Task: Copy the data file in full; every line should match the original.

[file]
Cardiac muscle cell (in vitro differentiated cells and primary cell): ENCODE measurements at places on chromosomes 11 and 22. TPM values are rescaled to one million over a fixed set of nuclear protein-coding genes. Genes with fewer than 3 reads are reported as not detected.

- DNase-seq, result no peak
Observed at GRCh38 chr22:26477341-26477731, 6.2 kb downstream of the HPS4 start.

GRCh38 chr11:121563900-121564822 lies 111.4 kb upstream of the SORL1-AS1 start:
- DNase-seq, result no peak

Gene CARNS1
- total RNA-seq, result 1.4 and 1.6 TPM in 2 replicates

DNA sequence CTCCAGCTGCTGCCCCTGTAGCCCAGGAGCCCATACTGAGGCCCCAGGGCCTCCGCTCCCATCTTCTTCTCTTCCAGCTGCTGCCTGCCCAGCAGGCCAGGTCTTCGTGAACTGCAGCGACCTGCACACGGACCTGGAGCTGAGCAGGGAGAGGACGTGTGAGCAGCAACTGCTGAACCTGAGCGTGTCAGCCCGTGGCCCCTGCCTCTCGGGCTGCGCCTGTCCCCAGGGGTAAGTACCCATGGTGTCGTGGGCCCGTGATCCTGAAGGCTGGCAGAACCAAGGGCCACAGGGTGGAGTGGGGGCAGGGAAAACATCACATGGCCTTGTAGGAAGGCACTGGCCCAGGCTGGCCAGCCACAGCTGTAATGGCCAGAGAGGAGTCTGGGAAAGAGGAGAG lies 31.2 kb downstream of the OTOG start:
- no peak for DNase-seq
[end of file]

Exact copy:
Cardiac muscle cell (in vitro differentiated cells and primary cell): ENCODE measurements at places on chromosomes 11 and 22. TPM values are rescaled to one million over a fixed set of nuclear protein-coding genes. Genes with fewer than 3 reads are reported as not detected.

- DNase-seq, result no peak
Observed at GRCh38 chr22:26477341-26477731, 6.2 kb downstream of the HPS4 start.

GRCh38 chr11:121563900-121564822 lies 111.4 kb upstream of the SORL1-AS1 start:
- DNase-seq, result no peak

Gene CARNS1
- total RNA-seq, result 1.4 and 1.6 TPM in 2 replicates

DNA sequence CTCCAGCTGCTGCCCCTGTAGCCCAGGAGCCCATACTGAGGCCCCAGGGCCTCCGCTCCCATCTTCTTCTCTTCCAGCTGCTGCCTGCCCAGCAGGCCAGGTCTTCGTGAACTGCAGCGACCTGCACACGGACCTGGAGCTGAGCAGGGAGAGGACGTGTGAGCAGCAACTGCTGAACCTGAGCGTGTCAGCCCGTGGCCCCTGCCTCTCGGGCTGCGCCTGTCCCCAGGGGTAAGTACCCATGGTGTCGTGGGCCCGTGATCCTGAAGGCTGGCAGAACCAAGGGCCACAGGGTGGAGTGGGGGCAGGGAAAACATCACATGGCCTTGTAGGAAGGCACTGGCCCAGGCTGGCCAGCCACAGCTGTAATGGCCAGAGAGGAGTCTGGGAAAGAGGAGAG lies 31.2 kb downstream of the OTOG start:
- no peak for DNase-seq